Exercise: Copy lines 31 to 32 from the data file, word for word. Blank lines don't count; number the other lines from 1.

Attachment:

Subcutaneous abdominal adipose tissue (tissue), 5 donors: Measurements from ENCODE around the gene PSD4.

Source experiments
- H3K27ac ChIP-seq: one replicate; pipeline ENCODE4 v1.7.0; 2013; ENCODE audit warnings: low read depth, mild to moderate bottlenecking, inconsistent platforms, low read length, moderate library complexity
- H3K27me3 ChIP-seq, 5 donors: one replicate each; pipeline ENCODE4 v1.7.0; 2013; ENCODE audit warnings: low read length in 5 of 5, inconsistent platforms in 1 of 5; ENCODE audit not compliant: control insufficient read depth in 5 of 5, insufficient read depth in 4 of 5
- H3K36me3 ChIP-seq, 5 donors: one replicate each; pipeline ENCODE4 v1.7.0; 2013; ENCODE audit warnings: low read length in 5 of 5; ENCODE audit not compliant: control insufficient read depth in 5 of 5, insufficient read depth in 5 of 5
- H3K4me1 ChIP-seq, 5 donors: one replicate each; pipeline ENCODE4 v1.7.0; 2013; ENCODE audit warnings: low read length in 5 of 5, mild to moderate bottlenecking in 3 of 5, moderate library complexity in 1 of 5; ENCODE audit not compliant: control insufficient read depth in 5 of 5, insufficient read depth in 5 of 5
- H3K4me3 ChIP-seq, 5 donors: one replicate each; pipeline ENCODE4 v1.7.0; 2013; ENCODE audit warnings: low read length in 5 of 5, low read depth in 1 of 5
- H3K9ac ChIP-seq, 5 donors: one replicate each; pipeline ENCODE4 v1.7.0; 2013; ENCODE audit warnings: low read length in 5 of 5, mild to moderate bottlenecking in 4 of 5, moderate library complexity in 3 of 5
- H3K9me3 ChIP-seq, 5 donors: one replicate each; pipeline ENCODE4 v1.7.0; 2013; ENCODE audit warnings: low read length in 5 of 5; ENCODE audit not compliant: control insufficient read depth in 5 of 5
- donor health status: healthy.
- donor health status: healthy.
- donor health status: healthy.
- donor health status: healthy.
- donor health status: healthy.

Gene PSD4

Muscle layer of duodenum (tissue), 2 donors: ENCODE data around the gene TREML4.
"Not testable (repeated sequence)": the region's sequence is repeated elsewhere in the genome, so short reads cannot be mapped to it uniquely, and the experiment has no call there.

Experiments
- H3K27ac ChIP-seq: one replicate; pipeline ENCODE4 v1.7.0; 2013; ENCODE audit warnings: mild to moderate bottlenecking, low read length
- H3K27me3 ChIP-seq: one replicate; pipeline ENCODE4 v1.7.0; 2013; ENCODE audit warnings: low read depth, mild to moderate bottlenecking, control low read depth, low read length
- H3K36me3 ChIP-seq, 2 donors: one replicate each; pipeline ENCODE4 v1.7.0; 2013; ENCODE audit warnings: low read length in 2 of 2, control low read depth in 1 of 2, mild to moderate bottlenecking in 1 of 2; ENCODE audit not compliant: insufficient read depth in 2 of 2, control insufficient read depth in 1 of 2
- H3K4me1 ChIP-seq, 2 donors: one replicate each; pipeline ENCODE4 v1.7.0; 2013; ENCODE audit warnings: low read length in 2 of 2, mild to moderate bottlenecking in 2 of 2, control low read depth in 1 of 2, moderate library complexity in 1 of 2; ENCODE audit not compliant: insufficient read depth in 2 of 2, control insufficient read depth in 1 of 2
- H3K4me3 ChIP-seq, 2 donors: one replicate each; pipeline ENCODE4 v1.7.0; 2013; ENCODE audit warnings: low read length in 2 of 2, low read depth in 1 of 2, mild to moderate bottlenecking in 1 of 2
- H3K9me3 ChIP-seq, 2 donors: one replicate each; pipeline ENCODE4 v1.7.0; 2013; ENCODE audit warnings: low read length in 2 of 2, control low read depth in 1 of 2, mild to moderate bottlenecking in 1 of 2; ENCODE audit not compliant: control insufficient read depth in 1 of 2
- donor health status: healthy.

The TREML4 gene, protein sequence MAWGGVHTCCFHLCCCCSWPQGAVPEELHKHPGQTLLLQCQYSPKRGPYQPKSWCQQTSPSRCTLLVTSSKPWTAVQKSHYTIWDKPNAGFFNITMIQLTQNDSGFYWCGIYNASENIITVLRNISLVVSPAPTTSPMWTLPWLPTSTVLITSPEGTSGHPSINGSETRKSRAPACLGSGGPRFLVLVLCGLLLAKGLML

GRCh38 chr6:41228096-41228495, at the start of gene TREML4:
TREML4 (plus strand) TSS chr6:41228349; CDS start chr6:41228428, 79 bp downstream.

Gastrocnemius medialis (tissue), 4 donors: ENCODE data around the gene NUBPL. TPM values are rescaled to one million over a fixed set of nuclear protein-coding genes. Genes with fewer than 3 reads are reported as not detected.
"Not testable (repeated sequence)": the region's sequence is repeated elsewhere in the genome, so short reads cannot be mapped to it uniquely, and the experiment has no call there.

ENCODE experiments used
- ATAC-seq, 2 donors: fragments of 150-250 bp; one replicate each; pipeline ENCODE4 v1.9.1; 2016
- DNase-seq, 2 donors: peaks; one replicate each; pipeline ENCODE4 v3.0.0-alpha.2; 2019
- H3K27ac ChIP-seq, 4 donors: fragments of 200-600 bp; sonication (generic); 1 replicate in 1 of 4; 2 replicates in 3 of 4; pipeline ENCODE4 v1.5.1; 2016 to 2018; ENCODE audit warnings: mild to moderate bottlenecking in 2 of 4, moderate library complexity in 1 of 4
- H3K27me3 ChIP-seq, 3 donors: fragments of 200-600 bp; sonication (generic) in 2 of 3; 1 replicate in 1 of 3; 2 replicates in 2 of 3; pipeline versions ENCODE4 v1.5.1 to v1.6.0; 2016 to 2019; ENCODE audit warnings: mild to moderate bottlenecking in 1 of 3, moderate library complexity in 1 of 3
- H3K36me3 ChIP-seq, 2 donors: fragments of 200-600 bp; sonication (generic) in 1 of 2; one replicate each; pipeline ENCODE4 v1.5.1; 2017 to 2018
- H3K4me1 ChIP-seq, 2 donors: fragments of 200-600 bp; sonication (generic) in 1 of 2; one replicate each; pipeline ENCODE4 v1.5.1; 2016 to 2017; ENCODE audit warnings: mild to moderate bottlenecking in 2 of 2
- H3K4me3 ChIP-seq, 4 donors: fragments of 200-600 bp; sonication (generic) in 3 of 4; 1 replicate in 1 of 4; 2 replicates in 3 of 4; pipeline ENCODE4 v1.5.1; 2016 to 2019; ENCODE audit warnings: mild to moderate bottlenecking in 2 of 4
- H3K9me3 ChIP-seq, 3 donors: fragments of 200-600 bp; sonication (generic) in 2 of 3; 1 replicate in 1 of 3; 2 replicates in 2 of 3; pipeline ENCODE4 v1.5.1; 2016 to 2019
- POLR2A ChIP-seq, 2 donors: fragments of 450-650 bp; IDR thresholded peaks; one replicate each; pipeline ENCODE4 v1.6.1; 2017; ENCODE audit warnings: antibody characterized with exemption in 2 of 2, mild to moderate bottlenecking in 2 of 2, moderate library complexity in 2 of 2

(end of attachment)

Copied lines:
ENCODE experiments used
- ATAC-seq, 2 donors: fragments of 150-250 bp; one replicate each; pipeline ENCODE4 v1.9.1; 2016